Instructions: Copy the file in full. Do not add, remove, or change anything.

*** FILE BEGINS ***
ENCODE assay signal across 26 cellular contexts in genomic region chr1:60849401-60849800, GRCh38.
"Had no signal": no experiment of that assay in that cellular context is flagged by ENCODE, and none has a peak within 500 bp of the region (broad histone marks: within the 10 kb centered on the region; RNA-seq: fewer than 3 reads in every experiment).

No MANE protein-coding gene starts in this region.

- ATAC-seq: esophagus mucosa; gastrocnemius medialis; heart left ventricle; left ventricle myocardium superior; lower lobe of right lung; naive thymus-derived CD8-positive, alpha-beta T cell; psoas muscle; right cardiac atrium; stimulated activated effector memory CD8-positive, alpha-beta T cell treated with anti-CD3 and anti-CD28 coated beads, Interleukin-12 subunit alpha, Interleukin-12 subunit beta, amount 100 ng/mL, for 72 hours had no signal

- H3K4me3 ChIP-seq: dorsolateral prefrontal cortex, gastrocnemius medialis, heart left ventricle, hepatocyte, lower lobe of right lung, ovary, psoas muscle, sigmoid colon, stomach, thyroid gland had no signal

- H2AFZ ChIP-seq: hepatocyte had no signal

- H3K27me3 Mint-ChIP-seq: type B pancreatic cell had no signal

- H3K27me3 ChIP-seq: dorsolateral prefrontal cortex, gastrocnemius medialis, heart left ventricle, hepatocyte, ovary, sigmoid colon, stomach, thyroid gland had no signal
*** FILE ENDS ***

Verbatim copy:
ENCODE assay signal across 26 cellular contexts in genomic region chr1:60849401-60849800, GRCh38.
"Had no signal": no experiment of that assay in that cellular context is flagged by ENCODE, and none has a peak within 500 bp of the region (broad histone marks: within the 10 kb centered on the region; RNA-seq: fewer than 3 reads in every experiment).

No MANE protein-coding gene starts in this region.

- ATAC-seq: esophagus mucosa; gastrocnemius medialis; heart left ventricle; left ventricle myocardium superior; lower lobe of right lung; naive thymus-derived CD8-positive, alpha-beta T cell; psoas muscle; right cardiac atrium; stimulated activated effector memory CD8-positive, alpha-beta T cell treated with anti-CD3 and anti-CD28 coated beads, Interleukin-12 subunit alpha, Interleukin-12 subunit beta, amount 100 ng/mL, for 72 hours had no signal

- H3K4me3 ChIP-seq: dorsolateral prefrontal cortex, gastrocnemius medialis, heart left ventricle, hepatocyte, lower lobe of right lung, ovary, psoas muscle, sigmoid colon, stomach, thyroid gland had no signal

- H2AFZ ChIP-seq: hepatocyte had no signal

- H3K27me3 Mint-ChIP-seq: type B pancreatic cell had no signal

- H3K27me3 ChIP-seq: dorsolateral prefrontal cortex, gastrocnemius medialis, heart left ventricle, hepatocyte, ovary, sigmoid colon, stomach, thyroid gland had no signal